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Discussion in 'Mac Blog Discussion' started by MacRumors, Jul 4, 2003.
Several have noted these benchmarks from an individual who works at NASA.
Its a shame that this testing wasn't done with up to date compilers. It appears that they just ran existing binaries.
On the other hand it does reinforce some things, one of which is that the G5 isn't all that its cracked up to be but isn't a slouch either. Apparently this is with old code that was written for the G4, it would be very interesting to see how everything runs when compiled against a modern compiler targetting the G5.
Looks like well-design tests, for their purpose. Results use only a single CPU, but they note the G5s dual performance in the text: very nearly double, which is good!
I suppose they used single CPUs for fairness in comparison to Pentiums, which don't exist in duals? Fairness, of course, meaning evaluating the chip's capabilities for their very specific needs. Not fairness in terms of benchmarks for marketing, as they make clear.
They do mention that they did no optimisations for the G5, and that better compilers might give the G5 a boost in future tests. Encouraging, since the G5 did well even so!
well they are really good for apple...
the g5 2ghz single cpu is 22% slower than the 3200 intel with fsb 800. well, but if the new compilers come, with optimisations the difference is only 2%....
a dual g5 2ghz is the fastest system aviable. because the intel machines have only one bus per processor, while the ibm chip has got one for each. that is significantly faster in dual cpu mode...
If I'm reading this right, a single 2GHz G5 is nearly 50% faster than a 1.25GHz G4 in MFLOPS, and 25% faster than a 2GHz P4.
One thing that struck me as interesting:
There was a lot of speculation that the Alitvec unit was bus-limited in the G4. I'm not familiar with the test in question, but this should certainly be an interesting point, no? Is anyone more familiar with the code to know if it would have been expected to benefit from the faster bus?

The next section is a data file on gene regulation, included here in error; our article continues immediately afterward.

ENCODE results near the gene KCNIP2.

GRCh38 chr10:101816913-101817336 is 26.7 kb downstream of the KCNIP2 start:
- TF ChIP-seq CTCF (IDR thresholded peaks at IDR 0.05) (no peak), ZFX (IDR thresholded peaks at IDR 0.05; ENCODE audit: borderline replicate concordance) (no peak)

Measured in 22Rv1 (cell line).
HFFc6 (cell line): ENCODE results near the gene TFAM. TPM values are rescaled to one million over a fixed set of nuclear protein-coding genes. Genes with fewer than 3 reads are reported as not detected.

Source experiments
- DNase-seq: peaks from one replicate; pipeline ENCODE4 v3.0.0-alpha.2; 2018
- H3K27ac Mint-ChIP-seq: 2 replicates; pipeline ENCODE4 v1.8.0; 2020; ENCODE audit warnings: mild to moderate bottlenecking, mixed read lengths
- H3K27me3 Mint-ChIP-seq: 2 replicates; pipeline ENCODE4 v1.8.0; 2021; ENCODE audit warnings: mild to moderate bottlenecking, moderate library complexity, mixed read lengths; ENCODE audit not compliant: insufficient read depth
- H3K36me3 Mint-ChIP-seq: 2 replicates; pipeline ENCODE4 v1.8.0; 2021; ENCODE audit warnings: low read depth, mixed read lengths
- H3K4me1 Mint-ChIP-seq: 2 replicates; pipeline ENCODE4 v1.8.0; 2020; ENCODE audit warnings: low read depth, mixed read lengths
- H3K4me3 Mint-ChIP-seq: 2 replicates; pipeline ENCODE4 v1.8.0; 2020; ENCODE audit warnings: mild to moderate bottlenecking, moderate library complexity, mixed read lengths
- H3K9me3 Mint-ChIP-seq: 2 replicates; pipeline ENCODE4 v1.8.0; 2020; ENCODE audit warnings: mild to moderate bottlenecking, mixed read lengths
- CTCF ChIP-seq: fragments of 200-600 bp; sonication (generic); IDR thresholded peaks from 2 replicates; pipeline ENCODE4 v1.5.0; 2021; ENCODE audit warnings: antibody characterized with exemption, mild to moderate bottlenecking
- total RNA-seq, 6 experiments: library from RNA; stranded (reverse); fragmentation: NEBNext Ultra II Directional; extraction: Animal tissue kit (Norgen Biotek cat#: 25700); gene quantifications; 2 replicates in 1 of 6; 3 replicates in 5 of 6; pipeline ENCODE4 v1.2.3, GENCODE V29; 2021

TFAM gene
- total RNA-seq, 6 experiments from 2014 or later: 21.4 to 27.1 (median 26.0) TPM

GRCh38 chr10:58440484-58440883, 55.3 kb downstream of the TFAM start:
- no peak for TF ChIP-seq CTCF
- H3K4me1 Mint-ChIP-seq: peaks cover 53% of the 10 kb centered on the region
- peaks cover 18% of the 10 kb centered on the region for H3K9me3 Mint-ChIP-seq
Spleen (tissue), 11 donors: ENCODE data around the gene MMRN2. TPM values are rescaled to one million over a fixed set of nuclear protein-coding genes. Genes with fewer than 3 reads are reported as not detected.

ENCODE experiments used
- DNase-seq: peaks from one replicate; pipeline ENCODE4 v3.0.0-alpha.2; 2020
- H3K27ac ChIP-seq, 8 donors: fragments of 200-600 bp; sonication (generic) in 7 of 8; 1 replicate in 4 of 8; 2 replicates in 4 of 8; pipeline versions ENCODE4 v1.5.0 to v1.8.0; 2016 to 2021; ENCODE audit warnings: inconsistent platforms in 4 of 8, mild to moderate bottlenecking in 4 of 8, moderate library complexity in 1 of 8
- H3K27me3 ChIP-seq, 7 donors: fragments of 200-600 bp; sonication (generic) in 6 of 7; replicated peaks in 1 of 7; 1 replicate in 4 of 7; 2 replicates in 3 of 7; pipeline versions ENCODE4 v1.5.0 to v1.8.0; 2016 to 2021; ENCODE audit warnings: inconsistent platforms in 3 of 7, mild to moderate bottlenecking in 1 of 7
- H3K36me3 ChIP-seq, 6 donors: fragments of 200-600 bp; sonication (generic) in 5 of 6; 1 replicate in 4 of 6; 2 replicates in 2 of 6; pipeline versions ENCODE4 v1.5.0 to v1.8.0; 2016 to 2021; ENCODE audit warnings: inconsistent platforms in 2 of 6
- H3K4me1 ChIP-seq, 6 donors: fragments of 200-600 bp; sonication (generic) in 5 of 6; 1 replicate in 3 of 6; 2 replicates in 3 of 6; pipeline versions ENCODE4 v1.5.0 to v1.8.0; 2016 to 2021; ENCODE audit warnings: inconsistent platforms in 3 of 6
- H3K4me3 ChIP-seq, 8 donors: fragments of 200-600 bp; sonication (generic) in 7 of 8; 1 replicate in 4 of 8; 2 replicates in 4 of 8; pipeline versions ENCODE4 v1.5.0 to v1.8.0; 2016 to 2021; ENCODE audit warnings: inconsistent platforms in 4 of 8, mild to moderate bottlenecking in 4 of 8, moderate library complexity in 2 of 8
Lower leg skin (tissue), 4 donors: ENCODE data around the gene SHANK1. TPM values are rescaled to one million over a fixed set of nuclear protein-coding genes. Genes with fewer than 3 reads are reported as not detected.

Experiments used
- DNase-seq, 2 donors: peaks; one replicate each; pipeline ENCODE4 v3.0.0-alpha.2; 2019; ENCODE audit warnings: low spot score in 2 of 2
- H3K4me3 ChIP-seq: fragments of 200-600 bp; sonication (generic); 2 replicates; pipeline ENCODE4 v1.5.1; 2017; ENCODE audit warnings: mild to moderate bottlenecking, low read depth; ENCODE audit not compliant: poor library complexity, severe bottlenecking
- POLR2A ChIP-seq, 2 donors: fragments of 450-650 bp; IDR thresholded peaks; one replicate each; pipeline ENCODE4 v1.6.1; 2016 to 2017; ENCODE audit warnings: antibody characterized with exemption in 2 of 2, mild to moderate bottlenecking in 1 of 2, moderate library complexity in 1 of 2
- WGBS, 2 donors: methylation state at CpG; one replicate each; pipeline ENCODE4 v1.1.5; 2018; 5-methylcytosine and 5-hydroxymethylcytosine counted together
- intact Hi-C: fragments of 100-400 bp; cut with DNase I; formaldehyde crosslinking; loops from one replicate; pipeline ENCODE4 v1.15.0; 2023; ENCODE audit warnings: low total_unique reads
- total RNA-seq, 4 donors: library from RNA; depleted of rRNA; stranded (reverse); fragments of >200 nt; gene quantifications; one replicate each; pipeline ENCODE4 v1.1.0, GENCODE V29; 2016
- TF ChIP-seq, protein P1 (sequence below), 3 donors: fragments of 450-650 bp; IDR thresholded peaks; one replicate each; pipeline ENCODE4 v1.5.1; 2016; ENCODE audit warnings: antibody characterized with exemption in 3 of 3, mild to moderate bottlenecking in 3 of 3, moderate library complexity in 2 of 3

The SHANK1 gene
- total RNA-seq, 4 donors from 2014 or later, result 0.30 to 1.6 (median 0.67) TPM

So then a 1.6 G5 would not be much faster, if at all faster, than a dual 1.256?
Prolly not, but if a SINGLE 1.6 is the same speed as a DUAL 1.25, that's still impressive, no?
I'm no math whizz, but I think a 1.6 GHz G5 is 36% faster than a 1.25 GHz G4 in this test.
Even though the margins are quite small for the benchmarks used, we have to consider that the Pentium did not use Vector processing.
For applications such as Photoshop/Final Cut/DVD authoring/Cd ripping, etc, surely we can expect the G5 to be leagues ahead, therefore. In fact, just about everything I use my Mac for on a daily basis.
Keep in mind that these benchmarks test floating point and vector computational performance only. The programs only use 1 Mb of ram. They don't take into account system bandwidth.
So when evaluating the 1.6 GHz G5, the vector figures may not be much better than the G4, the floating point an improvement, but the data throughput on the bus will be significantly better than the G4.
exactly, and that is much more important than raw gflops values.
Isn't there a thread on this already?
Anyway, the results look pretty nice.
What impressed me the most was not the Altivec. Jon "Hannibal" Stokes from Arstechnica pretty much called the Altivec preformance correctly on his breakdown of the 970. I expect that the probably PPC 980 will shore up Altivec even better(adding it more cleanly to the design) resulting in good performance.